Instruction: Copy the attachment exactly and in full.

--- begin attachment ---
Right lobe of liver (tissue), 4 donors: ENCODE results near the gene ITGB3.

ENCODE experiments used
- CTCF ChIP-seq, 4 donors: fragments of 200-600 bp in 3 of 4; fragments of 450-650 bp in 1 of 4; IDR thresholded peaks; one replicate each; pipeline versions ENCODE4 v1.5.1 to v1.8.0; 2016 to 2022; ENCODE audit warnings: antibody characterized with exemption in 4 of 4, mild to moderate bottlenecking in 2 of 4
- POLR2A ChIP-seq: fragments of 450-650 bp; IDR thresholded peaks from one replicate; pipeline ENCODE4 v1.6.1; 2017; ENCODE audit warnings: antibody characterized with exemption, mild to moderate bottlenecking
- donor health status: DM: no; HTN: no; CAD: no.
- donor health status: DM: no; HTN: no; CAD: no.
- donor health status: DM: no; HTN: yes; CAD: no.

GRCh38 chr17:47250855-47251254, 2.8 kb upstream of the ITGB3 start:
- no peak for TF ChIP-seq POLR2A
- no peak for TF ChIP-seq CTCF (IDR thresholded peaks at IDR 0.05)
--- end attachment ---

Right lobe of liver (tissue), 4 donors: ENCODE results near the gene ITGB3.

ENCODE experiments used
- CTCF ChIP-seq, 4 donors: fragments of 200-600 bp in 3 of 4; fragments of 450-650 bp in 1 of 4; IDR thresholded peaks; one replicate each; pipeline versions ENCODE4 v1.5.1 to v1.8.0; 2016 to 2022; ENCODE audit warnings: antibody characterized with exemption in 4 of 4, mild to moderate bottlenecking in 2 of 4
- POLR2A ChIP-seq: fragments of 450-650 bp; IDR thresholded peaks from one replicate; pipeline ENCODE4 v1.6.1; 2017; ENCODE audit warnings: antibody characterized with exemption, mild to moderate bottlenecking
- donor health status: DM: no; HTN: no; CAD: no.
- donor health status: DM: no; HTN: no; CAD: no.
- donor health status: DM: no; HTN: yes; CAD: no.

GRCh38 chr17:47250855-47251254, 2.8 kb upstream of the ITGB3 start:
- no peak for TF ChIP-seq POLR2A
- no peak for TF ChIP-seq CTCF (IDR thresholded peaks at IDR 0.05)